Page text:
Copyright Agency takes NSW Government to the Copyright Tribunal

Dear members,

I am writing to inform you that the Copyright Agency has been regrettably forced to take the NSW Government to the Copyright Tribunal to ensure that the Government pays a fair rate for use of our members’ material by hundreds of thousands of public servants across NSW.

The NSW Government is the only government in Australia refusing to pay a fair rate for using the copyright material of our members. It has not paid a fair rate for the last five years.

The NSW Government’s own survey of its employees shows that during the last five years, NSW public servants have copied and shared up to 200 million pages of our members’ copyright material without payment.

Even though we believe that the NSW Government’s survey is deficient and underestimates copying, we have sought to resolve this dispute sensibly by drawing on the data from the survey. We are seeking to charge NSW the same rate per employee as every other state in the country.

We have sought to settle this issue through commercial negotiations on reasonable terms four times in the last two years but the NSW Department of Justice, which is representing the NSW Government, has refused to come to an agreement on the terms that every other state has agreed to.

Many of the NSW Government’s 200,000 employees use and distribute copyright material such as newspaper and magazine articles; science, technology, health and engineering journal articles; photos and illustrations, in the course of their work every day. 

This material provides a vital source of information that benefits departments and informs decisions across government.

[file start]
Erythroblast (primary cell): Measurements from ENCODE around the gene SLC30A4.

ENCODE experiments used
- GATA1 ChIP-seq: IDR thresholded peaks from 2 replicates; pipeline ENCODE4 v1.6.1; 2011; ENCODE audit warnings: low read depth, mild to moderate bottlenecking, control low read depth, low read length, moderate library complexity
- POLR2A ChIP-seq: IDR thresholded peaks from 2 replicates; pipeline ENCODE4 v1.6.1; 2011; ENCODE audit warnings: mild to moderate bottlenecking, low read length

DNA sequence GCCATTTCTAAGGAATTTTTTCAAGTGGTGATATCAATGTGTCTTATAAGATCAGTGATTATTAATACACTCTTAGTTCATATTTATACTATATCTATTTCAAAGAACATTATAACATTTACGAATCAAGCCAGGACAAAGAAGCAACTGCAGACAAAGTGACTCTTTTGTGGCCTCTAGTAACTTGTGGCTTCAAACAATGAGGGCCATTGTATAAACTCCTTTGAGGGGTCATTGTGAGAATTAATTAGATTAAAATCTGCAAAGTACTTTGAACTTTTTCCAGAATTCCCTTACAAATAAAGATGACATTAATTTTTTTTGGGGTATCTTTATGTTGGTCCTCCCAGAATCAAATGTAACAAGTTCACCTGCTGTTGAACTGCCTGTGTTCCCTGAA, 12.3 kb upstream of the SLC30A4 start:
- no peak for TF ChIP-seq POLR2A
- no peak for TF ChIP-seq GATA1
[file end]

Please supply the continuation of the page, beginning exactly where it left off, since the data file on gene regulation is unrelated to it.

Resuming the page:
We are proud that this material provides an important input into serving the people of NSW – but we believe that our members should receive fair payment for the use of this work.

It is an accepted standard that governments pay a market rate to cover the use and sharing of copyright material and the use of such material is covered by the Copyright Agency licence. However, the NSW Government has offered to pay just a small percentage of the market rate.

This refusal to pay a fair rate hurts Australian writers, journalists, cartoonists, photographers, publishers and visual artists, and harms their ability to invest, innovate and develop more, new Australian content. On average, Australian writers are paid only $13,000 a year.

There is a simple win-win solution available, which is for the NSW Government to come to a commercial agreement in line with the Commonwealth and all other state and territory governments.

The unnecessary, and undesirable, alternative is for the Copyright Agency to represent its members rights in an expensive legal action which will waste a huge amount of public resources. 

The last such dispute between the NSW Government and the Copyright Agency took 10 years to conclude – in the Copyright Agency’s favour –  and cost millions of dollars.

I want to assure our members that we will keep you informed of this issue as it develops.

The Copyright Agency has a proud history of standing up for creators and, while we resist legal action, we will pursue it when our members’ rights are being disregarded.

If you require further information about this issue, please get in touch by emailing

You can also read our media release on this issue here.
All the best,

Adam Suckling